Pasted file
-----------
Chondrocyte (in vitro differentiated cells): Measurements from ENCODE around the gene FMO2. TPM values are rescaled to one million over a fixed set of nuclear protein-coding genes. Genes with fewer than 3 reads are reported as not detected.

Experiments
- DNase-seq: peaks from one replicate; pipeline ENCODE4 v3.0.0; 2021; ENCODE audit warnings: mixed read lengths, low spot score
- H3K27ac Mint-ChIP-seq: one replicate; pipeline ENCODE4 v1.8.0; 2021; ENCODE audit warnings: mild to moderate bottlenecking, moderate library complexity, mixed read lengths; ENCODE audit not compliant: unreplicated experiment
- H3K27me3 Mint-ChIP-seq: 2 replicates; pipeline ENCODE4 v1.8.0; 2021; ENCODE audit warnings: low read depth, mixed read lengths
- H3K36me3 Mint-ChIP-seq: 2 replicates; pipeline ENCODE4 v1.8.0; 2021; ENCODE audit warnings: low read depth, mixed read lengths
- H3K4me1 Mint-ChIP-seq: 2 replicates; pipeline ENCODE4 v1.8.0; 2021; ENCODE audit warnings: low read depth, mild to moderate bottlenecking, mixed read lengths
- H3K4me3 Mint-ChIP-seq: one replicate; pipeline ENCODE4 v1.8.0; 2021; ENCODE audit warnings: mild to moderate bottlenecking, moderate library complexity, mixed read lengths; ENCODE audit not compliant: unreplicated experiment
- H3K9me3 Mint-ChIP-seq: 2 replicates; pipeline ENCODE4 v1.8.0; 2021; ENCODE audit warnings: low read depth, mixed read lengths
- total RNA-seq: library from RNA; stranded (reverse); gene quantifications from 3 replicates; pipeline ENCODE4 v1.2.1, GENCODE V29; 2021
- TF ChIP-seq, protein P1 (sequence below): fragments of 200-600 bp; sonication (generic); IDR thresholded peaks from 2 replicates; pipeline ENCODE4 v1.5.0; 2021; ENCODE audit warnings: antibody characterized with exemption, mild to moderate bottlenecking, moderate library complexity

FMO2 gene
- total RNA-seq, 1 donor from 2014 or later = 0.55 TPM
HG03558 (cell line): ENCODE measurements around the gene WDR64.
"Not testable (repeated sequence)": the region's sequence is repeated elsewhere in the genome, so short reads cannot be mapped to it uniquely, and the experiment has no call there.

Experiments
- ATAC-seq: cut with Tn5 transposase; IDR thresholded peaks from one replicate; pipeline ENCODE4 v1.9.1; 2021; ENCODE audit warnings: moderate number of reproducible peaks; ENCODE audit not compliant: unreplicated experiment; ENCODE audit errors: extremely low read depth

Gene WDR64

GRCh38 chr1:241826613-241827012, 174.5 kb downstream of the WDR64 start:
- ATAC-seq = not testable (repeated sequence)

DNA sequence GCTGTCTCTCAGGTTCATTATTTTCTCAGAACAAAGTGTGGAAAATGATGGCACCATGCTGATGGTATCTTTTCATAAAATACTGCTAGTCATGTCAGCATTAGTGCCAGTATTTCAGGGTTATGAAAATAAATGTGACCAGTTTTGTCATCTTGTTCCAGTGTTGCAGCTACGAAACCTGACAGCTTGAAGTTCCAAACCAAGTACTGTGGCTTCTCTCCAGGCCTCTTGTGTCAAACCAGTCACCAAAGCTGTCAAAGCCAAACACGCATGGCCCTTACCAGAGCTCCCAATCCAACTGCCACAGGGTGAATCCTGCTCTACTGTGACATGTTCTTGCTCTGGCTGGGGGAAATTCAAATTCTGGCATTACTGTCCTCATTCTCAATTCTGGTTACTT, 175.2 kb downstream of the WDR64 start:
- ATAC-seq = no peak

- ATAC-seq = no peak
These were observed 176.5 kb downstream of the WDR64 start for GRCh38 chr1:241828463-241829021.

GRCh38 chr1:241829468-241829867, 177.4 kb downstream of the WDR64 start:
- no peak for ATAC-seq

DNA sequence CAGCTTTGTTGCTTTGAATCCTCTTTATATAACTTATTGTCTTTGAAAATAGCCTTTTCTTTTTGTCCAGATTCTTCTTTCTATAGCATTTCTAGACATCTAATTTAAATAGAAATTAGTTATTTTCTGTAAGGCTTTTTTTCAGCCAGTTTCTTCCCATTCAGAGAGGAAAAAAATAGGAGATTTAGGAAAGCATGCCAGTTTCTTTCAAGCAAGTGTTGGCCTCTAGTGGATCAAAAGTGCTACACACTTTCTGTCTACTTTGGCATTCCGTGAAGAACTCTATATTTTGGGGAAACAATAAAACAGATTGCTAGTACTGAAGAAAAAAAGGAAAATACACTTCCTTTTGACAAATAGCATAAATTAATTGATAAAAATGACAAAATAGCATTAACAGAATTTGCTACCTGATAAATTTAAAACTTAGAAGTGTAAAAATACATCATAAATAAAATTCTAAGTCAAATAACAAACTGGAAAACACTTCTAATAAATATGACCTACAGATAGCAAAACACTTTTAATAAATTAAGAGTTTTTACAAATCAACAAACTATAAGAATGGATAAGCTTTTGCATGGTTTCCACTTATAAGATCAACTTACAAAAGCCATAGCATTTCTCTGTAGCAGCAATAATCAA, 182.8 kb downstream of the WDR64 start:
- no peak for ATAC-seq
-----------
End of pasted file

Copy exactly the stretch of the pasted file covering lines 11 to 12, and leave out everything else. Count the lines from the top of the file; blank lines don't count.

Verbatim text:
- TF ChIP-seq, protein P1 (sequence below): fragments of 200-600 bp; sonication (generic); IDR thresholded peaks from 2 replicates; pipeline ENCODE4 v1.5.0; 2021; ENCODE audit warnings: antibody characterized with exemption, mild to moderate bottlenecking, moderate library complexity

FMO2 gene